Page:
Chapter 4 is “Miss Lark’s Andrew” which is the rather humorous and well-written chapter about Mrs. Lark’s over-pampered little dog who is embarrassed by all this pampering and just wants to be a normal dog.
Chapter 5 is “The Dancing Cow” and seems as if it was ripped out of the pages of Mother Goose. For a child, this bit of bizarreness involving animals is probably amusing. But there’s not much in this chapter for adults unless a cow jumping over a moon in order to remove a shooting star that is stuck onto its horn is considered riveting fiction.
Chapter 6 is “Bad Tuesday,” the chapter that Travers later rewrote due to political correctness. (You can read about the changes here.) Again, this chapter might be appealing to children simply because Michael “gets up on the wrong side of the bed.” He acts badly all day for no reason. There’s not much sense to this but children might indeed giggle over his naughtiness. But otherwise, like “The Dancing Cow” chapter, it’s paper thin in regards to content.
Chapter 7 is “The Bird Woman” and you do find a bit of this taken into the movie. It’s one of the better chapters.
Chapter 8 is “Mrs Corry” who is the maker of a type of magical gingerbread. This chapter is about Mary Poppins taking the children to market with her. Perhaps in this chapter you get a glimpse into the stereotypical (and mostly bland) Poppins personality. You may also begin to wonder why she is so universally well liked by other characters in these stories (and by the people who read these stories). This is another chapter that seems to have been written under the influence of psychedelics. There’s not a lot of sense to it, and its charm (such as it has) is mostly from the entirely fanciful elements.
Chapter 9 is “John and Barbara’s Story” and one of the three or four chapters in this book that I would call a fine creative effort. You see the world through the two eyes of the Banks infants (who otherwise spend their time in most of these stories being passively wheeled around in a carriage). The premise is that when we are very young (before we reach the age of one), we are sort of “in tune” with the world. We can understand what the birds are saying. We can understand the language of the wind. It’s, of course, quite fanciful but it is an imaginative piece of writing.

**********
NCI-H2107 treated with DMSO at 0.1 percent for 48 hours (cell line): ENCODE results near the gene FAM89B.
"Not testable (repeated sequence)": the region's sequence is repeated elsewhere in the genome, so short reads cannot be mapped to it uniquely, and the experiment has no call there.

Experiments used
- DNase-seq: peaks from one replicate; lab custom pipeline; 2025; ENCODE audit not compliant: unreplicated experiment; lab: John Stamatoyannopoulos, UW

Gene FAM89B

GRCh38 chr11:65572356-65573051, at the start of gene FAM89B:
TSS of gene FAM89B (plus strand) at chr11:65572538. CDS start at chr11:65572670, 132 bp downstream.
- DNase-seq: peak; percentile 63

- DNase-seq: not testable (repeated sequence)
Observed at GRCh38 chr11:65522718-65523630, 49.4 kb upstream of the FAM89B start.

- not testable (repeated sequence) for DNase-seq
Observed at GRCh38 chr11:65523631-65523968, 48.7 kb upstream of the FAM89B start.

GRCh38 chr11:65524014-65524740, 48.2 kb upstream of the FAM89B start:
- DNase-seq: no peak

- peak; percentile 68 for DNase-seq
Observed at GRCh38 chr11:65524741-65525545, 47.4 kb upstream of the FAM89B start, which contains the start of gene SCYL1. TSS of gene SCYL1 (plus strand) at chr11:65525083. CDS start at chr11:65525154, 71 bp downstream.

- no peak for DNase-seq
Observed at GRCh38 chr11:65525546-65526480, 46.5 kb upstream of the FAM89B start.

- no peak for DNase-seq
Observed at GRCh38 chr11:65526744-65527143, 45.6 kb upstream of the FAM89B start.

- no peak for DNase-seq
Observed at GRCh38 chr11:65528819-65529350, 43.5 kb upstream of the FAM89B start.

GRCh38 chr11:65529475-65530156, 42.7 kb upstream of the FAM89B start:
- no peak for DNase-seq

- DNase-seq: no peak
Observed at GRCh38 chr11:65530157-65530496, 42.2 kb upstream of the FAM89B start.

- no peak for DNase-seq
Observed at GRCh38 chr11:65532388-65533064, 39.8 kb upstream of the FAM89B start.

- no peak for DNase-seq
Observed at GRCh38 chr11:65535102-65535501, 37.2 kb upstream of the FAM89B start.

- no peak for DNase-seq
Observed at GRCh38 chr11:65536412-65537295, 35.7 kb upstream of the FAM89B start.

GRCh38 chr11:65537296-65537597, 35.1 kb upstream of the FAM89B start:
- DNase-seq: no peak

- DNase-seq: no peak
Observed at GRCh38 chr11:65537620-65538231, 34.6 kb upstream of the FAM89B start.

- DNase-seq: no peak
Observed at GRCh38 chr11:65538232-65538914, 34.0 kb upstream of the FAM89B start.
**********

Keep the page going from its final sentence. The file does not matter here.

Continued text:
Chapter 10 is “Full Moon” and is typical of Travers trying too hard to live off of the non-sequitur. There is a full moon and it is Mary Poppins’ birthday. So what does one do? Well, of course, one goes to the zoo where the animals will hold a special ceremony for Poppins — while engaging in their regular nightly bizarreness wherein during the night the humans are behind the bars and the animals play the part of the spectators, even feeding the humans. Again, this might be frightfully funny and interesting to a five-year-old but is not in the realm of the type of interesting and rich stories written by C.S. Lewis, for instance.
Chapter 11 is “Christmas Shopping” wherein Poppins takes the children Christmas shopping. And there is some charming fun here because the children buy presents for the other family members that are things that they mostly want for themselves. And they expect that the recipients of these gifts won’t mind sharing them with the giver. That’s probably truly getting into the mind of a child and is quite funny. This is a nice, harmless chapter with a lot of subtle charm.
All good things must come to an end. Chapter 12 is “West Wind.” The wind changes direction and Mary Poppins rather abruptly leaves. This is a somewhat nice domestic scene in the Banks household. But if you expect to get much more into the mind of Mary Poppins, you’ll be disappointed. Travers seems content to maintain her (at least in this first book) as an enigma. And very often this attempt to leave things as an enigma seems a substitute for the proper articulation of character and story. But given the success of these stories, there are many people who certainly enjoy them as-is, as did I. But whether I enjoyed this enough to delved into the next book remains in question.
Brad is editor and chief disorganizer of StubbornThings.